Sharks are really neat creatures. And although they are stereotyped as dangerous or scary (queue Jaws theme music), they are also incredibly vulnerable.
The University of Miami’s Shark Research & Conservation Program has found that climate change will be particularly challenging for highly mobile marine mammals, including sharks. Because their body temperature depends on their outside environment, sharks have an ideal range for temperature, and even the slightest fluctuation can affect their functionality.
As water temperatures have gotten warmer in South Florida, we are seeing sharks move northward to places like North Carolina and New York. Warmer water isn’t just uncomfortable for sharks – it actually causes their heart rates and metabolisms to quicken, increasing their oxygen needs. If too cold, sharks cannot move as fast and may miss out on meals.
When it comes to rearing their young, shark mothers give birth in protected inlets that act as nature’s nurseries. These bays and lagoons have warm, controlled temperatures and provide protection from predators. The Indian River Lagoon has provided a safe place for mothers and pups, but a new study shows that rising temperatures are making more northern habitats suitable, such as Pamlico Sound, North Carolina. While the ecosystem of Indian River Lagoon has adapted to support the shark population with a strong food web, shifting species’ ranges can significantly alter the ecosystems.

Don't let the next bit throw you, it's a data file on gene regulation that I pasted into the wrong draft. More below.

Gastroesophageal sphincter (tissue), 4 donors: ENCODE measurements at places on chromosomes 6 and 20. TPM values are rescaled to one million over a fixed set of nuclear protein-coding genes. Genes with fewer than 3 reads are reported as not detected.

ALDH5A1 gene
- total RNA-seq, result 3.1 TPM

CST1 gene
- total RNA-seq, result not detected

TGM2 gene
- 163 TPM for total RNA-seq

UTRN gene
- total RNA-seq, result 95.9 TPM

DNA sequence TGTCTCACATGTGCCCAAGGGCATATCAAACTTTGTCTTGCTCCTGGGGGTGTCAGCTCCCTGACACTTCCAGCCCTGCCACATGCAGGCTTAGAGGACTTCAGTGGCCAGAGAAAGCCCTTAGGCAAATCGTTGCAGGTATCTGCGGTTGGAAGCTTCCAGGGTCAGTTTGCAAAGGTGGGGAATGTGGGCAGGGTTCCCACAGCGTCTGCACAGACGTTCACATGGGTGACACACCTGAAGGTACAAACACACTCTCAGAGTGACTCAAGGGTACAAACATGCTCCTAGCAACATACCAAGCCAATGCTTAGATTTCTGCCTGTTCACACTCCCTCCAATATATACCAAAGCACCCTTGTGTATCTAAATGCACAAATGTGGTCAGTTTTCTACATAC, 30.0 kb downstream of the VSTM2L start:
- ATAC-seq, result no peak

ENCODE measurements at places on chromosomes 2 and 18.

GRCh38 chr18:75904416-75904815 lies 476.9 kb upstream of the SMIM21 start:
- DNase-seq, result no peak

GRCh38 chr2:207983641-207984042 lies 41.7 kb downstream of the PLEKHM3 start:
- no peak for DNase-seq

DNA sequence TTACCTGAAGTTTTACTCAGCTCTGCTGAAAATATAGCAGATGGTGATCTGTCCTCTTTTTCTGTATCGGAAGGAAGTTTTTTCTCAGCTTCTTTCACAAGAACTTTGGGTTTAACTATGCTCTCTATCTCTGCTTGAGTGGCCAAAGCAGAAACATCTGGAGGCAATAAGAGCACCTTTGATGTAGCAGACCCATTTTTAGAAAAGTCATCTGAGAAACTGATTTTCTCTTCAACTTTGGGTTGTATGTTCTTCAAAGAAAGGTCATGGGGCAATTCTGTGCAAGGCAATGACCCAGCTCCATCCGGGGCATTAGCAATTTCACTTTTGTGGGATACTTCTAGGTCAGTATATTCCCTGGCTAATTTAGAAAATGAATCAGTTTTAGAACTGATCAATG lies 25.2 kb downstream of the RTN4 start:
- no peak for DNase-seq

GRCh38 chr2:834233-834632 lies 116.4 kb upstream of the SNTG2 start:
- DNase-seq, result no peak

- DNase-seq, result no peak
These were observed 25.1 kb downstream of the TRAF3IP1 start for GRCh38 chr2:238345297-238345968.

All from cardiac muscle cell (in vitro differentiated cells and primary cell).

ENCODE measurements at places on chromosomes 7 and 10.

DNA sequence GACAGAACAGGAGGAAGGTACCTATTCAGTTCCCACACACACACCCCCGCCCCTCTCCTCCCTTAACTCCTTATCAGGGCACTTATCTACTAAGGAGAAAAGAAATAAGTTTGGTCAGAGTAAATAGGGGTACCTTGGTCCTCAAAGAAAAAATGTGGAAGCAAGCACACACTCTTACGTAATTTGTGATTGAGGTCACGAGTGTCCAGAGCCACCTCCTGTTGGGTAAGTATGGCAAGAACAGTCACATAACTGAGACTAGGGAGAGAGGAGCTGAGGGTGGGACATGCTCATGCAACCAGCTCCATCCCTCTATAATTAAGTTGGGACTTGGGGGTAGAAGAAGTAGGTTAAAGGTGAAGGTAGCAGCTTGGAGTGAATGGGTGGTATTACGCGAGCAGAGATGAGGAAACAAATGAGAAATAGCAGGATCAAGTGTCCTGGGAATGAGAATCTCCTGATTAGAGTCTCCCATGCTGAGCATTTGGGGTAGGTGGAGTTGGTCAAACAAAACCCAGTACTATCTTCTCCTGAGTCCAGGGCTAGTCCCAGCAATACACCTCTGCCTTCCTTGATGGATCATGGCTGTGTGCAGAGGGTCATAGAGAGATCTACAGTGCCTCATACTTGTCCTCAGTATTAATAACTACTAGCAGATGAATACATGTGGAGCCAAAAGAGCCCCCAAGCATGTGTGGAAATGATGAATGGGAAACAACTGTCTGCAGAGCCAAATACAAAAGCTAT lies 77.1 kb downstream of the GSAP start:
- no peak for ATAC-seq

Sharks on the move can mean trouble for human beachgoers. New York recently had its first shark attack in 70 years. What is a rare problem for us is a bigger problem for marine ecosystems. Florida waters depend on sharks as predators, and without them, we could see an explosion of fish, who in turn eat more of their prey than is sustainable. As top-level predators, sharks keep ecosystems running smoothly. Even different types of sharks moving in and out of an area can spell trouble, as different species eat different prey, posing additional economic threats for fishermen. Predators can also serve as indicators for bigger ecological issues, and shark migrations may be a sign of larger environmental change.
Climate change threatens to harm the living things we love, including sharks. That’s why climate action is so important, including reducing carbon emissions and protecting natural areas like estuaries. If we continue to accept climate change as status quo rather than making actual laws and enforcing safeguards, sharks and other marinelife will suffer and in turn, so will we.